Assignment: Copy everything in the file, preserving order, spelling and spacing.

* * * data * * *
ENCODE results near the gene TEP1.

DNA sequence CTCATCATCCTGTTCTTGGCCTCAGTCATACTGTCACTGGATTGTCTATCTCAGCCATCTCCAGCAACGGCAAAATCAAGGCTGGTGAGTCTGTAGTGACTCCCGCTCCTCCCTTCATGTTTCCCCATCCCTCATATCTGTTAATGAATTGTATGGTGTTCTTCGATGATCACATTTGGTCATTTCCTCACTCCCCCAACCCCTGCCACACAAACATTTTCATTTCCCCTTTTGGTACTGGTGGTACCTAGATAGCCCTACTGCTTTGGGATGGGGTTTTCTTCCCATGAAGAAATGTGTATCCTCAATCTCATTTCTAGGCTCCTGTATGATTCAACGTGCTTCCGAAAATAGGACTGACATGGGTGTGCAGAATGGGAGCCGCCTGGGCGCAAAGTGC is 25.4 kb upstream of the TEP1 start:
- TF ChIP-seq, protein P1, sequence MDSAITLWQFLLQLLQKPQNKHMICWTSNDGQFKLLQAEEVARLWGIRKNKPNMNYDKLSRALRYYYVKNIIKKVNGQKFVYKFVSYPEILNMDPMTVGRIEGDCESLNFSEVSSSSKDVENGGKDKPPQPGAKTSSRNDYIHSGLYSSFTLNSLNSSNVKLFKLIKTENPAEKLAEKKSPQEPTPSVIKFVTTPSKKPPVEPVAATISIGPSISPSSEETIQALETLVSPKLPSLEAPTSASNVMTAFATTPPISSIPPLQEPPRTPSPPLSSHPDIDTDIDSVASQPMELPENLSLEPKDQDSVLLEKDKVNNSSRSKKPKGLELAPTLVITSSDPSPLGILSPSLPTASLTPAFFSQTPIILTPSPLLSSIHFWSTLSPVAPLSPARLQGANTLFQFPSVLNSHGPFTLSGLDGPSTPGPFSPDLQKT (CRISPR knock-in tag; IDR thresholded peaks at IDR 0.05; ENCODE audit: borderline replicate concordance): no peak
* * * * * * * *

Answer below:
ENCODE results near the gene TEP1.

DNA sequence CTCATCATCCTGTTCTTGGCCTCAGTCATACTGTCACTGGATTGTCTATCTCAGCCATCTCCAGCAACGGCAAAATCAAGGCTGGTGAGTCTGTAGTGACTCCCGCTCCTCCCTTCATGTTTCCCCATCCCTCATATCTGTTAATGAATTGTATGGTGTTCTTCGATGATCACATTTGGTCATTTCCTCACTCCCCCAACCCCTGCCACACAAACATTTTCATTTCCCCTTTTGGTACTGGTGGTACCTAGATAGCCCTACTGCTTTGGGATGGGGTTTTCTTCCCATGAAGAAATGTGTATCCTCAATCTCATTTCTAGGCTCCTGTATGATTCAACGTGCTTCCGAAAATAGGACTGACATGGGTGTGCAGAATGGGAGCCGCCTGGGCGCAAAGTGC is 25.4 kb upstream of the TEP1 start:
- TF ChIP-seq, protein P1, sequence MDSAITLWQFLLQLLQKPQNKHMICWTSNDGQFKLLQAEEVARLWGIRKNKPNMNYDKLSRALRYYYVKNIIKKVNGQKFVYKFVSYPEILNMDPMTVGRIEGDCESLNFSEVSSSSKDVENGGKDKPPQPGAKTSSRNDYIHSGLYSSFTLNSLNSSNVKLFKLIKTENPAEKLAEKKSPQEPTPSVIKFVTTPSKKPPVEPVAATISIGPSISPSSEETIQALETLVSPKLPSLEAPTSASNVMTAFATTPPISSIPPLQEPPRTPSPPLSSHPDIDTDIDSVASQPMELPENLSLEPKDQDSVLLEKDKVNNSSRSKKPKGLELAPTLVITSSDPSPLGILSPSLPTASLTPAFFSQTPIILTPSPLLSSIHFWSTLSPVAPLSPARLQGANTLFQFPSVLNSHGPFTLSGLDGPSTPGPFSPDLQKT (CRISPR knock-in tag; IDR thresholded peaks at IDR 0.05; ENCODE audit: borderline replicate concordance): no peak